Evolutionary processes have ensured that the parents take full advantage of this prospect, because producing more offspring in such years can significantly increase the parents’ reproductive success and pass on those genes to future generations. Researchers working on squirrel populations of the Kluane Red Squirrel Project in the Yukon have previously discovered that squirrel females can produce multiple litters in the breeding season preceding a mast year, and “teen moms” are more common in those years, as yearling females are more likely to breed in mast years. For our latest study (Scientific Reports in August 2017), we analyzed the detailed breeding histories of female squirrels in those populations since 1986, and estimated how accurately squirrels match their reproductive efforts to the mast years. We then asked exactly how important it is for a squirrel’s fitness that their timing is right. To answer this question, we compared the total numbers of surviving offspring produced by those females that maximized their breeding efforts in anticipation of a mast year, relative to those who failed to do so.

To test the importance of the matching of mast years with high-intensity reproduction, we examined the annual number of babies a female produced over their lifetime. The typical squirrel lifespan is approximately 3 years, but some squirrels survive to 8 years of age. They can start reproducing in the year after they are born, or delay their first litter to 2 years of age or older. What happens in between varies significantly among individuals: some never succeed in producing a litter, while others breed in every year of their life, producing between one and fifteen pups in a given breeding season. Focusing on those females that successfully gave birth at least once, we determined the age at which they produced their highest number of pups, or their reproductive “peak”.

We then assessed whether females were able to match their reproductive peak to a mast year or not. This showed us that females were much more likely to achieve their personal high score in terms of pup production in a mast year if they were lucky enough to live through one – and for good reason. As we marked all pups individually soon after birth, we were able to then check which babies survived their first winter and thus reach maturity. This led us to discovered that when females matched their reproductive peak to a mast year, more of their pups survived to maturity. These females that maximized their breeding efforts in a mast year were less likely to survive long past that year, but her legacy would endure thanks to her genes that were passed along to the next generation of squirrels.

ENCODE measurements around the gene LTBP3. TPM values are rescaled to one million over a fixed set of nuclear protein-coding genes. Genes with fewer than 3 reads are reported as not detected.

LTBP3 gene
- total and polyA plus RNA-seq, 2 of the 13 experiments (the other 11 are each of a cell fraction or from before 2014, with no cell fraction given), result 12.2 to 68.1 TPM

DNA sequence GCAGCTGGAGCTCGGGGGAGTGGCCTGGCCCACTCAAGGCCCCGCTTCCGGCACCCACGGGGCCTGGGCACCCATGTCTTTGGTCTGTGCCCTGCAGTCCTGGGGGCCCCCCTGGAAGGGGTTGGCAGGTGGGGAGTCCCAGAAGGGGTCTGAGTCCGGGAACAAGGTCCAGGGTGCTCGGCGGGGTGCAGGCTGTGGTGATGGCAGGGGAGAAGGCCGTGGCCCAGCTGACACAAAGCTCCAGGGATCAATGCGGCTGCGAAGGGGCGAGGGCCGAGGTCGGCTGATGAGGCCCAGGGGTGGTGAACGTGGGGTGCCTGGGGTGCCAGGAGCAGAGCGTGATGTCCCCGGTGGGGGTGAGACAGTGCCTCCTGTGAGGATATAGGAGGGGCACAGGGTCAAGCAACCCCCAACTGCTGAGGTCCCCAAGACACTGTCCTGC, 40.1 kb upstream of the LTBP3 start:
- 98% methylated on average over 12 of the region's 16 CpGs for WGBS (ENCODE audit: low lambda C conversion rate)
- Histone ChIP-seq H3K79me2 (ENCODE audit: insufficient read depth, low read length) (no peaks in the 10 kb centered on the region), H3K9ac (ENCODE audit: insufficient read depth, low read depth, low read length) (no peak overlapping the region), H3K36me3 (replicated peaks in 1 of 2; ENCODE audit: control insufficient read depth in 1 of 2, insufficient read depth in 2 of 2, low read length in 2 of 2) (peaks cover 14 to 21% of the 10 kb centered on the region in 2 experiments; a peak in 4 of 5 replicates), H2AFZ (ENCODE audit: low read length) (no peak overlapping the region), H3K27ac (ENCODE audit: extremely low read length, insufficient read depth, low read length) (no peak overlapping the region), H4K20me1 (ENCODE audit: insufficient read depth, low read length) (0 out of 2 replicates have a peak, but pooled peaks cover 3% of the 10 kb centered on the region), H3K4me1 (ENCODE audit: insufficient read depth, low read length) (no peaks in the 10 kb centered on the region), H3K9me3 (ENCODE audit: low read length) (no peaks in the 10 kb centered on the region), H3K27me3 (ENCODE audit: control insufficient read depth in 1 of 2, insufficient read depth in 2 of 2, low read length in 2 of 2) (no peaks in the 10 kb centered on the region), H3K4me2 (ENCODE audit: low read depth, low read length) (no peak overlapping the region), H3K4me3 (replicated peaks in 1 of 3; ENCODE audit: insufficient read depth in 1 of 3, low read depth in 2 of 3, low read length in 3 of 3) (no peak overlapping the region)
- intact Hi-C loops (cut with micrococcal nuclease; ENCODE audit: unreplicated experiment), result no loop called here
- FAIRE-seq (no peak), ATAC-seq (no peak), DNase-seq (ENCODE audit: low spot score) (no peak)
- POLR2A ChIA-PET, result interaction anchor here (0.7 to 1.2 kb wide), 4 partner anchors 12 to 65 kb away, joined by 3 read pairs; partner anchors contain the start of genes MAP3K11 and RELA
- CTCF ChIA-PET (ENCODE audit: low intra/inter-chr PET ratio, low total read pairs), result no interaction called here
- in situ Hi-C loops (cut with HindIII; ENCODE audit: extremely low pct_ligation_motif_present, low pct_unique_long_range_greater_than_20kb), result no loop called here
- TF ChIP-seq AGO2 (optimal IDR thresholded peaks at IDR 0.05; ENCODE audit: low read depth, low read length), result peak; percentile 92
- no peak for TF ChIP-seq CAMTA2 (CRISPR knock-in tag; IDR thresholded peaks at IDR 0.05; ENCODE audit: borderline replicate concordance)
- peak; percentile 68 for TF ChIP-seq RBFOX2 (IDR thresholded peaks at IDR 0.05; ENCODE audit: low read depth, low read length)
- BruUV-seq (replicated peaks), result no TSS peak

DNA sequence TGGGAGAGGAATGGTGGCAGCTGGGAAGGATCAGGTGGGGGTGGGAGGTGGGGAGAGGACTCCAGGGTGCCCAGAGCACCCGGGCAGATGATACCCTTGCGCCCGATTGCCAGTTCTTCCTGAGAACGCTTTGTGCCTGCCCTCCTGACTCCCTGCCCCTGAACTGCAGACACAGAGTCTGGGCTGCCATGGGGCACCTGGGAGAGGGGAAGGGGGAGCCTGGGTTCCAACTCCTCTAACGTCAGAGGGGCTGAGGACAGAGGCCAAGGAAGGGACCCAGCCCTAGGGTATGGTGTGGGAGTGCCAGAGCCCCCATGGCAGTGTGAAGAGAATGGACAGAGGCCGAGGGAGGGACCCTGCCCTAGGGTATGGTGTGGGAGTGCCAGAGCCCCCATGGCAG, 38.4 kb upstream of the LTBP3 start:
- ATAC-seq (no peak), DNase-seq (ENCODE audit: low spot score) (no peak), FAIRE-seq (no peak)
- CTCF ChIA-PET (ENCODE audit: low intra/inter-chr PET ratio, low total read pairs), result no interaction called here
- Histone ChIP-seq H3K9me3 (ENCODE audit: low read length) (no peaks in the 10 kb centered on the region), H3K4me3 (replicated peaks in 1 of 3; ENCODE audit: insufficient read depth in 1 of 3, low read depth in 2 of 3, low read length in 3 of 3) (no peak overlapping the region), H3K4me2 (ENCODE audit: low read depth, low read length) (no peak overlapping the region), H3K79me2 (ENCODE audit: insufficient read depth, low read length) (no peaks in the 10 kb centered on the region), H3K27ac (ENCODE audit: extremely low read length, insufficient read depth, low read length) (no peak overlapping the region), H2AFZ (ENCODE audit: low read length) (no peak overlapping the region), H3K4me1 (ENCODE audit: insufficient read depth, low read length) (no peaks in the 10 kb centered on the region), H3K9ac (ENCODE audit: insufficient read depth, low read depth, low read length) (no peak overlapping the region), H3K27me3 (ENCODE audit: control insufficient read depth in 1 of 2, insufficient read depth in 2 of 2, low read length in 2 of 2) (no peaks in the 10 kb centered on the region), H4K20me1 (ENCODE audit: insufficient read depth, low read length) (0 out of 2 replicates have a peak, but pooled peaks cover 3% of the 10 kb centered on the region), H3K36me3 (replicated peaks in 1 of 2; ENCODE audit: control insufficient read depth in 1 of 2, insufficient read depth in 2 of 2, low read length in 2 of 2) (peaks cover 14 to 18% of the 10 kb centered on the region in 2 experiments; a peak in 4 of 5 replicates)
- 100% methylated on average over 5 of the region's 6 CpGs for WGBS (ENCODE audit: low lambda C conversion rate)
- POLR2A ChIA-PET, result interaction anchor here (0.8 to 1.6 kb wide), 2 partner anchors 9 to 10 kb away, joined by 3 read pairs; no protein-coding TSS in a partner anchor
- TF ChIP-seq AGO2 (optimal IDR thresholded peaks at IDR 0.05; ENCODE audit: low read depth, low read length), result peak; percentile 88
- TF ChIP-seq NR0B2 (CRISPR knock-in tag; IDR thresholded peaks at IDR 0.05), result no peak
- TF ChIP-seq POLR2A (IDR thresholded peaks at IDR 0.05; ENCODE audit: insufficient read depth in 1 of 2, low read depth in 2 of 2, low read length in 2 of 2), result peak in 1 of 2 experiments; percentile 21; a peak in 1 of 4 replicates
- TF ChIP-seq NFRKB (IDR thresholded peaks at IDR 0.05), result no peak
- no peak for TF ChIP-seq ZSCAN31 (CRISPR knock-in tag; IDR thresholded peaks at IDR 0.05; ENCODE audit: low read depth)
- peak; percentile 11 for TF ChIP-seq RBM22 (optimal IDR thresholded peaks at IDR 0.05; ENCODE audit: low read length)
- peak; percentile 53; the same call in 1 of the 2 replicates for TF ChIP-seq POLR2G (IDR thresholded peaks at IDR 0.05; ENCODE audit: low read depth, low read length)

Most animals live in unstable habitats, in which breeding can be a gamble. Producing and raising offspring takes a lot of time and energy, and often reduces the lifespan of the parent when those resources are limited. An ability to interpret cues from the environment that allow the parent to anticipate opportunities available for their prospective offspring may change their reproductive “decisions” so that they forego breeding in one year, or give it everything they have in another year. In terms of evolution, this makes perfect sense: those individuals that solve this equation in the best way will contribute more to future generations, in a prime example of natural selection.

The average squirrel, like many other mammals, produces their highest number of offspring sometime in prime adulthood, with an increase in pup production in early life followed by declining performance at old age. There is vast variation in this age profile among individuals. It turns out that the timing as well as intensity of peak reproduction matters: females that can match their reproductive peak with favorable environmental conditions will produce more surviving offspring, and females that are able to produce more pups at their peak also contribute more squirrels in total to the next generation.

This youngster is receiving tags so that we can follow him through life. At this age, he is still being looked after by his mother, but in a few months’ time, he will have to leave home to find a vacant lot in the neighborhood and fill a pantry with cones that will get him through the winter. Photo by: Anni Hämäläinen.

 

Field Fun Friday

Two Canada lynx kittens from a family of five captured on a remote camera in Kluane, Yukon Territory last summer. When food is abundant, lynx have big families, like this one. When food is not abundant, females have fewer kittens or may forego having kittens altogether. Kittens stay in their mother’s den for several weeks after birth in May. In the peak of the summer, they begin to explore the world outside their den. This camera captured images of the family on one of its first trips out of the den.

Females will soon be establishing new dens and having new litters of kittens in Kluane. Food is abundant for lynx in the study area, and researchers expect big families again this year.

Photo and post by Darcy Doran-Myers.

Owl Calls 101